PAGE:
Has this shift in corporate ownership resulted in a better experience for investors? Since the end of the financial crisis, the evidence points in the other direction. The largest institutional investors in the US are state and local pension plans. Six of the very largest are the plans from California, New York, Florida, and Texas – CALPERS, CALSTRS, NY State Common, NY Teachers, Florida State Board of Administration, and Texas Teachers. Collectively, these six plans oversee assets of a bit more than $1 trillion, of which between 10 to 15% is dedicated to private equity. Given their size, it is reasonable to assume that these plans would be able to select only the best and brightest private equity managers. Here are the results. From 2009 to 2016, the private equity portfolios of these six enormous pension plans returned an average of 13.8% per year. Not bad. However, over that same time period, the S&P 500 returned an average of 14.9% per year. Are these pension plans especially bad at selecting private equity mangers? No. Cambridge Associates tracks the returns of almost every U.S. private equity fund. Over this same time period these pension plans matched, almost exactly, the returns of the entire private equity market as tracked by Cambridge. Based on the data I see, it is hard to claim these plans had no idea what they were doing in private equity.
 
My aim here is not to throw private equity under the bus as an asset class. There are private equity managers that are extremely talented and consistently produce very good returns. The problem is investors’ perception that because some private equity managers produce truly extraordinary returns, that the whole asset class is somehow “better” than the stock market. This “fallacy of composition” rests upon the fact that the spread between a top quartile private equity manager and a bottom quartile one is gigantic. Top quartile PE funds launched in 2009 returned an average of 20% per year net to LPs. That’s fantastic. Bottom quartile funds, on the other hand, returned 7% per year. In other words, manager return dispersion was 13% per year. That’s huge. In the public markets, large cap manager return dispersion is about 2% per year over a comparable time period. The lesson here is that the massive shift of investor capital from public to private equity is not entirely justified by the overall portfolio effect experienced by the largest, most highly capable investors. If they aren’t successful in repeatedly identifying the top quartile PE managers in advance, and steering clear of the bottom quartile ones in advance, how can anyone be? Manager return dispersion winds up making the returns of their entire PE portfolio, which consists of many different funds, rather mediocre compared to broad equity market returns since the financial crisis. In advance, many PE funds have great pitches delivered by skilled professionals. Reality often winds up differently. The future, in PE investing, often ain’t what it used to be.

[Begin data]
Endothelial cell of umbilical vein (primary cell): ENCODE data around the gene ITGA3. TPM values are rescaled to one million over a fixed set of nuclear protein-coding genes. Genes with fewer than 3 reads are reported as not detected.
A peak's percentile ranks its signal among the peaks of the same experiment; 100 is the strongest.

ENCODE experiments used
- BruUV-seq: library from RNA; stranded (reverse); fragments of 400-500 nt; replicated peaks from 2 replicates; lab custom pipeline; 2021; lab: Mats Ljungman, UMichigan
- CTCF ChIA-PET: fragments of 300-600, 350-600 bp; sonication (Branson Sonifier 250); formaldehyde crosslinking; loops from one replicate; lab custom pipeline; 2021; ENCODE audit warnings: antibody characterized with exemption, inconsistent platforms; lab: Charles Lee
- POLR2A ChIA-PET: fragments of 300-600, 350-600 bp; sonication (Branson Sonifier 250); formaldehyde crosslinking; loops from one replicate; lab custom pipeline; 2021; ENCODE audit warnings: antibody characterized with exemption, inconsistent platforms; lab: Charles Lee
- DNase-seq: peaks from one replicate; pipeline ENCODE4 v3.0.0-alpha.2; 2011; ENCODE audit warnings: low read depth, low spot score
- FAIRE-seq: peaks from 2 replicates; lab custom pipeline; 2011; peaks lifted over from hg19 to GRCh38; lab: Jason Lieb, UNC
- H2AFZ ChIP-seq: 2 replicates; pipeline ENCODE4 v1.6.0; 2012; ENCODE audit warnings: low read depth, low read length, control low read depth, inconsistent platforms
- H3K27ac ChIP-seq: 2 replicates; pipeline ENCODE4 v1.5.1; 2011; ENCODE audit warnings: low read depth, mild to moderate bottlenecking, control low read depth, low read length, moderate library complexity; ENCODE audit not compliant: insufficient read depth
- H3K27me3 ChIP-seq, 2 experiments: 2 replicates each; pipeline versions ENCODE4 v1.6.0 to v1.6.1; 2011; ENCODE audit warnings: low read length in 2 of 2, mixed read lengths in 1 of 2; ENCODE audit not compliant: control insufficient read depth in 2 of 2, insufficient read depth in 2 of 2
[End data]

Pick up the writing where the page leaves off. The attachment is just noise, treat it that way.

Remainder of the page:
Sherlock Holmes and Productivity - Monday, November 06 2017

There are Sherlock Holmesian aspects to the job of managing money.  No, we don’t walk around on dark, foggy moors wearing deerstalker caps brandishing a magnifying glass muttering “it’s elementary, dear Watson.”  Instead, Holmes’ job was to make sense of odd bits of disparate evidence that often add up to surprising conclusions.  Our job is a lot like that.  Holmes summed it up in The Sign of The Four: – “when you have eliminated the impossible, whatever remains, however improbable, must be the truth.” 

If Sherlock Holmes were an economist, he would try to crack the one big, economic mystery – why is productivity growth so low?  And why would he focus on that one question?  Simple – it’s the single statistic that is the key to an economy’s long term economic health.  While productivity can be measured in several different ways, the basic idea is “can we do more with less?”  And if we can do more with less, companies are more profitable, shareholders make more money, workers’ wages rise, and the economy can grow faster without generating inflation.  These are all very good things, especially from an investor’s point of view.  Since the financial crisis, however, labor productivity (output per hour worked) has run well below historical trend.  In the last 10 years, US productivity growth has averaged about 1% per year.  In the 20 years prior to the financial crisis, labor productivity growth averaged about twice that – about 2% per year.  While these differences may seem small in any one year, over course of a generation, those small differences can result in meaningfully higher GDP and living standards for millions of people.  

Holmes sometimes found that the key to solving a mystery was the “missing clue” – the dog that didn’t bark.  Today’s dog that doesn’t bark is technology.  We are surrounded by technology and communications advances that would seem almost unimaginable a generation ago.  Surely, all of these advances didn’t depress productivity.  Are we all just ignoring our jobs and Snapchatting each other?  I spent a career at two very large banking and investment firms, J.P. Morgan and Alliance Bernstein, and for the last five years have been running a small investment operation.  The cloud based investment tools now at my disposal are meaningfully better, cheaper, and faster than the ones I had previously that likely cost millions.  Isn’t that the definition of productivity growth?  Also worth noting: corporate profit margins are historically high and rising.  Wouldn’t strong productivity growth be an important contributor to that?  Clearly, something is missing in our measurement of productivity.  The dog that ought to be barking, isn’t.